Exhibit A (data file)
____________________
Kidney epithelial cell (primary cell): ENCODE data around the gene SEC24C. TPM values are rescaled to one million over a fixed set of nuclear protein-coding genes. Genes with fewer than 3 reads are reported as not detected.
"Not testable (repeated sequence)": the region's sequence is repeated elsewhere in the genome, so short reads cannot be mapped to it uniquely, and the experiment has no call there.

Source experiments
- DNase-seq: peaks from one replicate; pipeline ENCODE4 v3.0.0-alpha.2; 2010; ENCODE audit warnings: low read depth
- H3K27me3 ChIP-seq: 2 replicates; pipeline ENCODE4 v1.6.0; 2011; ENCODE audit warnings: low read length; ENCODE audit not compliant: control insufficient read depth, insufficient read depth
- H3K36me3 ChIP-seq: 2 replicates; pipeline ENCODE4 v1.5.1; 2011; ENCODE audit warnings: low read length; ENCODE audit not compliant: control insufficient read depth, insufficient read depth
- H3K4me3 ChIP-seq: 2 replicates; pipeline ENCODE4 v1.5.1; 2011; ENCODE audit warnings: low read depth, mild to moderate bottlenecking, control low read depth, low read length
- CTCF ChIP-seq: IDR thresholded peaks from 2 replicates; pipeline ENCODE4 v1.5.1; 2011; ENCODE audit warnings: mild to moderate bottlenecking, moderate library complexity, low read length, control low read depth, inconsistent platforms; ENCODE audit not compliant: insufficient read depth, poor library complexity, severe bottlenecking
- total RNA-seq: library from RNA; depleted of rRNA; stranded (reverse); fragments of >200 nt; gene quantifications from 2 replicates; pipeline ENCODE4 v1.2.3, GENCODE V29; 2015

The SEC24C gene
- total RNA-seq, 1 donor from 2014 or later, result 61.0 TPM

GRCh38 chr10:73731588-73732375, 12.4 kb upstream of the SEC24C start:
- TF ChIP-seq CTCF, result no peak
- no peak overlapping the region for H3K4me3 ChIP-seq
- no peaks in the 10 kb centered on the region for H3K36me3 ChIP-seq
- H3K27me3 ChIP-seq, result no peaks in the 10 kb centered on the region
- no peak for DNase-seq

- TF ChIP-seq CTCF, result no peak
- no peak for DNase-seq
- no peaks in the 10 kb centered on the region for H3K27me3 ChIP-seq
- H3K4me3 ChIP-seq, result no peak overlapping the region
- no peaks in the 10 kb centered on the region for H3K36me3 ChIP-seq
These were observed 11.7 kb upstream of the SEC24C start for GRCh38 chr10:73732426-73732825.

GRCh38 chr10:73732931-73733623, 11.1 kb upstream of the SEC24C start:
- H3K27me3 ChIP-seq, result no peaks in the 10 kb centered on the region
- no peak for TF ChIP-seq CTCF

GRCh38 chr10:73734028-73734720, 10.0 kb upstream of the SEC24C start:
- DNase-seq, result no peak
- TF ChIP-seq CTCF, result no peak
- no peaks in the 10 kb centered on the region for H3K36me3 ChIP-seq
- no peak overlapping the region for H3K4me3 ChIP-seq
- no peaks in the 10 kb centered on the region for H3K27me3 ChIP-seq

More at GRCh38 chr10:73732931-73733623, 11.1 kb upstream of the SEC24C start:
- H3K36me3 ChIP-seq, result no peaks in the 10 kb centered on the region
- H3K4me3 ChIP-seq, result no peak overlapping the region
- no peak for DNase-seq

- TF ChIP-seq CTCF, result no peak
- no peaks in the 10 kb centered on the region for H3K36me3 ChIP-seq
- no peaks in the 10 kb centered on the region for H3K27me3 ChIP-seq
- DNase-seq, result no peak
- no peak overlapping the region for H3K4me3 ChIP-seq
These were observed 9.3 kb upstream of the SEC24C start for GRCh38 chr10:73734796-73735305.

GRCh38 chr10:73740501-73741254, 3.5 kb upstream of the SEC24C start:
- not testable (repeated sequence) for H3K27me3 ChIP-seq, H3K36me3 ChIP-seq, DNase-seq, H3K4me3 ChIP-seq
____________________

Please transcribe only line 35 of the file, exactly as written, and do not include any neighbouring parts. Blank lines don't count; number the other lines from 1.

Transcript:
- H3K4me3 ChIP-seq, result no peak overlapping the region